Wednesday, January 4, 2012

I, Tad

Dead, I had become transparent eyeball, not Emerson’s, but godlike. Dead, I

knew and perceived more than alive. My father Gustav was dead, mother Hildy too, but

sister Herpy’s alive. My entire life, its repellant bloom had yielded nothing of

importance. A man without biological necessities, lacking essential neurons had no

reason to sit down at dinner to discuss his day, the news, vocations they regretted not

pursuing. Mother wrote for the town’s newspaper, Gustav ran a pharmacy, Herpy taught.

I, dead, and not loquacious, sat and endured.
    Some said I died from untreated syphilis, others said the white trash hooch I drank,

glycol from antifreeze giving me cirrhosis of the liver killed me, others saying it

was cancer, too many soft drinks, ignorance dominated the town. I never had sex, seldom

manually released, never drank alcohol, thinking folks would never again doubt my

ignorance, and I drank only herb teas. Soft drinks I associated with white southerners

drinking Coca-Cola, gibbering about how superior they were, unlike dummy blacks.
    While putting up storm widows, bracing for the Midwestern cold, Gustav was in the

garage attic where we stored the windows, me up a ladder on the concrete floor, and

instead of carefully handing me the heavy wood-framed window, my weak arms could
not balance on the ladder. I had been born with multiple sclerosis, an undeveloped

twenty-one year old, due to oxygen deprivation at birth, the umbilical cord twisted

around my neck. Gustav bullied me into work, all the time knowing the obstetrician’s

absence, nurses fondling each other, not attending my primal needs. Gustav flung

one wildly at me, thinking I would hold on to it but it smashed my forehead,

knocking me off the ladder. I thudded on my back upon the cold, hard floor,

gazed at the ceiling for two seconds, then oblivion, blood haloing my head.

    A Blue Jay cawed. A diesel truck throbbed down a far off highway. A dog barked. A

spider’s legs noisily crawled over my face. Dust hummed through the air. The door,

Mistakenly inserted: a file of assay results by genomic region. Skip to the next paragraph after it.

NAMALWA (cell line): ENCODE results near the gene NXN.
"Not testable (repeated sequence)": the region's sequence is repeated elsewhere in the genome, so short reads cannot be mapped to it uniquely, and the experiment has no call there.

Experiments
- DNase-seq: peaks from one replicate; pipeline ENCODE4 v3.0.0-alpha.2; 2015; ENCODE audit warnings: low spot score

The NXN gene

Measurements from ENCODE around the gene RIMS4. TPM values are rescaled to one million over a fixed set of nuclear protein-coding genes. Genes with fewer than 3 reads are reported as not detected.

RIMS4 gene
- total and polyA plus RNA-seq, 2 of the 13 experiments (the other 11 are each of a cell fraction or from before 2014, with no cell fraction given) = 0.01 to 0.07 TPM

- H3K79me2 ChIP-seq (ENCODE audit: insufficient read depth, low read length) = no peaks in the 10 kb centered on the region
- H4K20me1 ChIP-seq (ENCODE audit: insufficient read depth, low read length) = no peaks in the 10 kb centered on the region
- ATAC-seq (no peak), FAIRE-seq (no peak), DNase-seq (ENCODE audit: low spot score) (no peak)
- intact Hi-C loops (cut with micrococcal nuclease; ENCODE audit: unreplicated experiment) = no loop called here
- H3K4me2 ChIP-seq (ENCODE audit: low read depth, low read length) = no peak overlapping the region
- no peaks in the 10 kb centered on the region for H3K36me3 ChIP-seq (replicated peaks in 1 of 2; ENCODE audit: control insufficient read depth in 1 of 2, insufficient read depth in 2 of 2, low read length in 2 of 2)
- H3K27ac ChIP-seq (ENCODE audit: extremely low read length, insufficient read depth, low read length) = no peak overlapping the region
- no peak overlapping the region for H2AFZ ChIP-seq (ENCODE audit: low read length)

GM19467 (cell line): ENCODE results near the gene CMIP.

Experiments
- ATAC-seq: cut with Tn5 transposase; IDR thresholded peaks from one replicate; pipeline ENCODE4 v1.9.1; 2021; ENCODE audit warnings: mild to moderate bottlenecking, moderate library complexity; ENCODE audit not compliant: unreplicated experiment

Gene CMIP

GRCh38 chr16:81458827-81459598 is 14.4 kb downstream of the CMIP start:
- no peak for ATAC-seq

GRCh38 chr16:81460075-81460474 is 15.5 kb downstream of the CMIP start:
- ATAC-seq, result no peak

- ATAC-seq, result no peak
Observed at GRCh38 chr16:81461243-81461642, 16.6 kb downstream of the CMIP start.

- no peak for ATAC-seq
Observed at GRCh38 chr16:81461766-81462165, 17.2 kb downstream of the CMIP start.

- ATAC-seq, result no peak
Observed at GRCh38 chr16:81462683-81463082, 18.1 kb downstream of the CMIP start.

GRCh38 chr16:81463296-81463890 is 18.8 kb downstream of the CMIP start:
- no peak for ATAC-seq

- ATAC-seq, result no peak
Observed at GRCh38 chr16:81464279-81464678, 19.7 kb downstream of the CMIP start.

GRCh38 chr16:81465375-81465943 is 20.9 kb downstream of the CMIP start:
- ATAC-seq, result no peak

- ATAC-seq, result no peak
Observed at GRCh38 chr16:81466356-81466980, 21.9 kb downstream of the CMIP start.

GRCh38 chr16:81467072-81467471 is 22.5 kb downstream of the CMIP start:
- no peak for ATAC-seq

squeaking, from the house opened, then slowly, creakily shut. I lay dead.

    Herpy grabbed my body, wrapped it in a heavy tarp, and then rolled me to the

backyard, hiding me in thick, gray dogwood. It kept me comfortably out of the world,

concealing me from the backsides of neighbors. Herpy told mother I had met a friend from

my high school years, reliving memories at a tavern or restaurant, possibly sharing a

downtown theater’s movie. Mom looked surprised, then her expression changed---

for the first time her eyebrows bent low over her eyes, finding me intolerable.

Who would date me?

    Think of nostalgic western films, on sheriff’s walls, Wanted, Dead or Alive posters.

Mom and Herpy liked those old TV westerns, seeing dead outlaws heaped in a 

big pile in front of the hoosegow. She still watched them on rerun channels. I pulled

at my suspenders, puffed out my chest, momentarily pride and glory engorged me,

then I snapped the bands, too loud for Hildy. “Don’t interrupt me, please,” she said,

her mean eyes staring hard. Watching “Rawhide” reruns better than speaking to the dead.

     Herpy slid me from the shrubs, barely able to lug my pear-shaped corpse into the

trunk, driving to deep woods, pulling off the tarp and found maples, locust, hickory,

hemlock, a thicketed undergrowth, used the shovel she snagged from the garage,

digging four feet in a patch of soft mire, mostly mud, near a small pond, rolled me into

the hole, tamped down loose earth making my cadaver impossible to locate. I sunk to the

bottom of a manure pit. That lasted until she left the scene, then I rose from the wretched

earth, seeing the dead more plentiful than before.

    Later, Herpy committed mother to a mental hospital. She wanted to protect Hildy from

the fact of my death. Nothing would conceal my deadness, not even motherly affection,

though that was nil in her case. Mother always hated my insufficiencies, and would have

gloated at the news of my death. There, psychiatrists put her on serious medications, the

kind that never let you know that you were better off dead.

    My albino sister Herpy taught at the community college in town. Damn Gustav had

driven me out of my gourd, always directing my eyes toward mirrors. Gustav made

sure of that because there seemed to be a hundred scattered about the house, in the attic

and basement as well, but he never mentally hogtied and tortured albino sister. My face

and body were covered with wens, warts, bleeding moles, body smelling like fiery crap,

hag-breath so foul father wore a gas mask bought at an army navy surplus store, hell, was

he a cruddy, mean dad. And what a cruel simpleton donning a gas mask. Photos of me in

earlier days, a handsome Gene Autry, good looking in a cowboy outfit. Our family ate in